Visions of tasty foods bombard us constantly on social media, television and in magazines. Our foodie culture is overloading our senses and our abilty to just say “no.”
Our brain has evolved to find nutritious foods and reject poisonous substances. Taste, smell and texture team up with our sense of vision to find them.
The flood of images–called gastroporn– may contribute to our obesity epidemic. A new discussion is worth reading: Eating with our eyes: From visual hunger to digital satiation in Brain and Cognition by Charles Spence and colleagues in October of 2015.
The authors review the role that viewing images may have on neural activity and whether it may lead to increased hunger.
One interesting take is the trend of taking pictures of food at home and restaurants.
The authors conclude:”Given the essential role that food plays in helping us to live long and healthy lives, one of the key challenges outlined here concerns the extent to which our food-seeking sensory systems/biology, which evolved in pre-technological and food-scarce environments, are capable of adapting to a rapidly-changing (sometimes abundant) food landscape, in which technology plays a crucial role in informing our (conscious and automatic) decisions.”
As obesity and diabetes numbers soar across the globe, public health departments are looking for answers beyond the “fast food, slow lifestyle” cause.
Microbes may be part of the problem. In chronic diseases, a dysbiosis—imbalance of the gut microbial ecosystem—often exists. Whereas the disease itself may lead to a microbial mess, it is also believed that the opposite may be true: dysbiosis may be a cause of diabetes and obesity.
Finnish researchers Mikael Knip and Heli Siljander at Helsinki University Hospital looked at the evidence. Their work appears as Effects of Probiotics on Glycemic Control and Inflammation in Type 2 Diabetes Mellitus: A Randomized, Double-Blind, Placebo-controlled Study.
Type 1 diabetes:
Prediabetic children have decreased microbial diversity as well as reduced community stability when matched with children not showing antibodies or biomarkers of the disease.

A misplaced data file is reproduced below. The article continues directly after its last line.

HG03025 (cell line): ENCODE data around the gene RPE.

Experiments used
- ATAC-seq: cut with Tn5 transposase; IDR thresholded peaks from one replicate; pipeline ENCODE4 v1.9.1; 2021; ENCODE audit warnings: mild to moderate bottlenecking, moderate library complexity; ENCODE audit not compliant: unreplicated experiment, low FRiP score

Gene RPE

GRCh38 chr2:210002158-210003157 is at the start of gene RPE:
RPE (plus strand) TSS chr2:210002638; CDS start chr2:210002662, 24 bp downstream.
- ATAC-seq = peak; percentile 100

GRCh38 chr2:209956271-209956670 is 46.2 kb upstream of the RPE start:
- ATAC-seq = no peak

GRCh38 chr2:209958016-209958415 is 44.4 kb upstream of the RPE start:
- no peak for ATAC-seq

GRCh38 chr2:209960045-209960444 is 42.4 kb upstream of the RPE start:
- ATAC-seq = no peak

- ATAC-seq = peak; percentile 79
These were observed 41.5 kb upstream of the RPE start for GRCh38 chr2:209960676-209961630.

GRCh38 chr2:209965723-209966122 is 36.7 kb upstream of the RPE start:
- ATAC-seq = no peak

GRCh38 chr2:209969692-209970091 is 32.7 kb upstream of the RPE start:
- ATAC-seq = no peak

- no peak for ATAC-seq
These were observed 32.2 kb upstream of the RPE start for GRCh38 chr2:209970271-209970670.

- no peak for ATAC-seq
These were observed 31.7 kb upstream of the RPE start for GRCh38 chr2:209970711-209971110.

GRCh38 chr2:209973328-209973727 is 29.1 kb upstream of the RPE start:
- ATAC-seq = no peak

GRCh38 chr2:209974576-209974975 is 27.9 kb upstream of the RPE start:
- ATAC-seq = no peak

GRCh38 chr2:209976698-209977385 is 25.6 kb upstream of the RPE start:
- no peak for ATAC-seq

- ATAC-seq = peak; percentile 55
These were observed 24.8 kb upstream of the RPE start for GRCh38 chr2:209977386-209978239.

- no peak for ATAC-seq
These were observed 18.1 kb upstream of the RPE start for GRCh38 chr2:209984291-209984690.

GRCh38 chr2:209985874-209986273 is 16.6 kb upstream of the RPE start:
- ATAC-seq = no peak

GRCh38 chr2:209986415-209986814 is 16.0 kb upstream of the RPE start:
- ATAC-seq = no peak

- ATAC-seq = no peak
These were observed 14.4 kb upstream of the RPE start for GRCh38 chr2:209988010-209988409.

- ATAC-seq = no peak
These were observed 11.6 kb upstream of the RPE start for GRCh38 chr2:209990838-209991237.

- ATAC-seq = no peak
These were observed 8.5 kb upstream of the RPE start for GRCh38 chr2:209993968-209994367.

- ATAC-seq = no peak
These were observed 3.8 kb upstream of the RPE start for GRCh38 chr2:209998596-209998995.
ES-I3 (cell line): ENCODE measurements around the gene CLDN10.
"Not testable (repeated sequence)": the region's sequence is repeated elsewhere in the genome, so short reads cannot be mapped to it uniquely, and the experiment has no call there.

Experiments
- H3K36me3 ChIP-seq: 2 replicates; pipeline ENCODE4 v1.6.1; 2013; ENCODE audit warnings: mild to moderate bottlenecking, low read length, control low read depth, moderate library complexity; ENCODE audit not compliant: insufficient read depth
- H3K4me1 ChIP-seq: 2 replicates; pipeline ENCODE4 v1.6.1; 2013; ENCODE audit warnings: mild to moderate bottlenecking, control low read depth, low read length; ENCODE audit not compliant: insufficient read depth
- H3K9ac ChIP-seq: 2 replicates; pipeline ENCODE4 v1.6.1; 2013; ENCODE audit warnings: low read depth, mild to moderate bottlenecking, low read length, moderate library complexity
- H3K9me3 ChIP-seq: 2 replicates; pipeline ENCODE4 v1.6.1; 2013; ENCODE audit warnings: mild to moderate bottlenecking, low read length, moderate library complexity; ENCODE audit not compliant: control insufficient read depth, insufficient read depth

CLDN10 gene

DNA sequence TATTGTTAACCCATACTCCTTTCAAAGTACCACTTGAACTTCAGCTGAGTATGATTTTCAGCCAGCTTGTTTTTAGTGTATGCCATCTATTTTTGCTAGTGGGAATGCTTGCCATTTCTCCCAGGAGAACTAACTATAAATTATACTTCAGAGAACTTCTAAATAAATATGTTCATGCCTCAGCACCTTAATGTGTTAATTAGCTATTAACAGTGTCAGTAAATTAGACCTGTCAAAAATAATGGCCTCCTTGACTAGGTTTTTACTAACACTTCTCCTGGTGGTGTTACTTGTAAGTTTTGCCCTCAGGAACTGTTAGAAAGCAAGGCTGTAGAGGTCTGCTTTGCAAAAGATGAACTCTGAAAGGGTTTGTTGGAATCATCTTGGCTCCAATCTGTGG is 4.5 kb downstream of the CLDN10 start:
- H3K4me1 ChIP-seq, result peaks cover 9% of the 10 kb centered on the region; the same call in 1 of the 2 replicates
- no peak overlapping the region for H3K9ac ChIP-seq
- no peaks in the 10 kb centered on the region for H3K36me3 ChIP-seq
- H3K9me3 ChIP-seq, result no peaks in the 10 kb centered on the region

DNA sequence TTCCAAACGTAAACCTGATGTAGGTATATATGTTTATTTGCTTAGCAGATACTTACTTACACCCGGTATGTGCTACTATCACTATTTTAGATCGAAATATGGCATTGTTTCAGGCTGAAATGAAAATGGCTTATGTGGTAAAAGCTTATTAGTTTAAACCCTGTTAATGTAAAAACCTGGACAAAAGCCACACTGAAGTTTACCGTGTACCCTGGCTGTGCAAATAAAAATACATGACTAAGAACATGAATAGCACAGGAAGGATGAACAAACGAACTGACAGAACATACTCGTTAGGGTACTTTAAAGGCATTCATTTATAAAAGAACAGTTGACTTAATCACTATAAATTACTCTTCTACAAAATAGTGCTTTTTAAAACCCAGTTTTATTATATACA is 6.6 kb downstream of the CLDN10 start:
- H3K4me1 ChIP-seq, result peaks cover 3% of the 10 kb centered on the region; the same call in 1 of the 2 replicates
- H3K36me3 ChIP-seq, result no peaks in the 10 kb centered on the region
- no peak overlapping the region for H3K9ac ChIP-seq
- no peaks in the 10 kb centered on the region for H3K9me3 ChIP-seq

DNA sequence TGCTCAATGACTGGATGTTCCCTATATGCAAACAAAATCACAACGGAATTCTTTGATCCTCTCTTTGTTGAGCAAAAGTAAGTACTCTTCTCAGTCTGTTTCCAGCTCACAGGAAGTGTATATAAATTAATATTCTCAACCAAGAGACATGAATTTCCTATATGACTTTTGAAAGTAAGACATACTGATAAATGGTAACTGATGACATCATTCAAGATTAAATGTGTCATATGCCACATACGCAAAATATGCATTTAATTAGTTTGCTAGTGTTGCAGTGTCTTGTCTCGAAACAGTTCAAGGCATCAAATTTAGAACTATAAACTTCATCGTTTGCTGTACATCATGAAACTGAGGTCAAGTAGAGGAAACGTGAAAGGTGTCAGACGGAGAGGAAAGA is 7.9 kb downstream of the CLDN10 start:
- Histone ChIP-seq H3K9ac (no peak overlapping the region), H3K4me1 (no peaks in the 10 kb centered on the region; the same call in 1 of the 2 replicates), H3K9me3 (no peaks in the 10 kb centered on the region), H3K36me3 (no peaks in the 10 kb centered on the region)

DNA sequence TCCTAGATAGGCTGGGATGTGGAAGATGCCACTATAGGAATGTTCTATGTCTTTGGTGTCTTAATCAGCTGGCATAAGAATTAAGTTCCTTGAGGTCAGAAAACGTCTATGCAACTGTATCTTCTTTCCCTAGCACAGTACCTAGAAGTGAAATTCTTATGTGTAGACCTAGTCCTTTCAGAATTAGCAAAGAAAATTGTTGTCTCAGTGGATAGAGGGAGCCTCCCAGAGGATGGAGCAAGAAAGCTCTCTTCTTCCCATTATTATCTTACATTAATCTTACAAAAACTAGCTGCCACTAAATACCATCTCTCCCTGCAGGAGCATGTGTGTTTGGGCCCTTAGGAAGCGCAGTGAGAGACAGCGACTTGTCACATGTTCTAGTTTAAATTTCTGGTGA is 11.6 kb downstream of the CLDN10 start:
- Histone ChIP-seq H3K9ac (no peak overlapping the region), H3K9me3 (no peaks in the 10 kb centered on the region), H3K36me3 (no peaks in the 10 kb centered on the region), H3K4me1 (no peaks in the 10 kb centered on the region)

Antibody-positive children showed:
• More Bacteroidetes
• Fewer butyrate-producing bacteria
• Alterations in gut microbes
• Efficient in harvesting energy
• More Firmicutes
• Decreased Bacteroidetes
• Reduced butyrate-producing bacteria
Type 2 Diabetes:
• Decreased diversity
• Reduced butyrate-producing bacteria in the gut
• Change in inflammatory activity
• Change in insulin resistance
The question: what to do with this information to benefit health.
Diet itself can have a profound impact. High fiber foods or indigestible carbohydrates called prebiotics may reset the microbiome.
Use of probiotics can alter the system and reduce the risk of obesity and diabetes. This is ironic because in Finland where supplementation with probiotics is high, the incidence of Type 1 diabetes is the world’s highest.
Reseeding the entire gut with fecal transplants works well with infestation by toxins such as Clostridium difficile and may eventually be effective in diabetics. Initial research shows improved insulin sensitivity. One 2015 study from Brazil showed reduced hemoglobin A1C (average blood sugar over 2-3 months) when a group of Type 2 diabetics were given milk fermented with strains of Lactobacillus acidophilus and Bifidobacterium lactis. Inflammatory markers also decreased
Eat lots of fermented foods: yogurt, buttermilk, kefir and the like. Increase those foods needed to feed them. Prebiotics are available in whole grains, fruits and vegetables. Take a supplement.
We need all the help we can get.